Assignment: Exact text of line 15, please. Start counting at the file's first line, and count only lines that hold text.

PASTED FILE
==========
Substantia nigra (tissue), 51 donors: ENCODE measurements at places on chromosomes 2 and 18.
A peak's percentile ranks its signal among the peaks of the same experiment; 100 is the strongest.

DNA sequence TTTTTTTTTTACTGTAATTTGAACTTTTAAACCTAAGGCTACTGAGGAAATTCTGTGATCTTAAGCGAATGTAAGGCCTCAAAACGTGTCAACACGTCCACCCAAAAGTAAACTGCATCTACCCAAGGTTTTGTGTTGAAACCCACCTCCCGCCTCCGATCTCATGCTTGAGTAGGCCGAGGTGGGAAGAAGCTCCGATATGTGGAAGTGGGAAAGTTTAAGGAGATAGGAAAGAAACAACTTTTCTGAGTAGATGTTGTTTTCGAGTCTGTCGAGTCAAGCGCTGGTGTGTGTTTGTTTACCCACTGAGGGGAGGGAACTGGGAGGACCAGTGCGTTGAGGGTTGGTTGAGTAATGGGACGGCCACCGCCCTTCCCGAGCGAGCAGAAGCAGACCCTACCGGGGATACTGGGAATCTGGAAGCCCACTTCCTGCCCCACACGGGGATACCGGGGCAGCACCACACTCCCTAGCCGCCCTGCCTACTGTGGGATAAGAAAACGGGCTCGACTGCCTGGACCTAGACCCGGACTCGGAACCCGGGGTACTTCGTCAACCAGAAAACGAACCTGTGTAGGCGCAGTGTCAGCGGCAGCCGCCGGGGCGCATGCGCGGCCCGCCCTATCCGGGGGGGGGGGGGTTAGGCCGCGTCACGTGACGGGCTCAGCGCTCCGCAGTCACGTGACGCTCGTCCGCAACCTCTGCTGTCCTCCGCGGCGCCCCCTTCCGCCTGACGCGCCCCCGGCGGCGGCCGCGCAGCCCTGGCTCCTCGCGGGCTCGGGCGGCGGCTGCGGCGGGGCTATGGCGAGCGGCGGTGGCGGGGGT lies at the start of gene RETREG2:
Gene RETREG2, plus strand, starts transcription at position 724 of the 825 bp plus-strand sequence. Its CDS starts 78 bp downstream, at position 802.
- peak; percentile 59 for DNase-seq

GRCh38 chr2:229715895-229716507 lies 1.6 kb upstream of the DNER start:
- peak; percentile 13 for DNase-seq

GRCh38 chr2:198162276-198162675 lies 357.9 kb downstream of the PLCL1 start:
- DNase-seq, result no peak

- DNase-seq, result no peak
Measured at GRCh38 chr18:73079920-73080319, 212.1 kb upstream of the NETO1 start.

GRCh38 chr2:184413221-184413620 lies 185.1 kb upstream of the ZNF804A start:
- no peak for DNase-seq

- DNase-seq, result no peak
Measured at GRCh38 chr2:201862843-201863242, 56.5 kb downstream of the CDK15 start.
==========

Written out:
Measured at GRCh38 chr2:201862843-201863242, 56.5 kb downstream of the CDK15 start.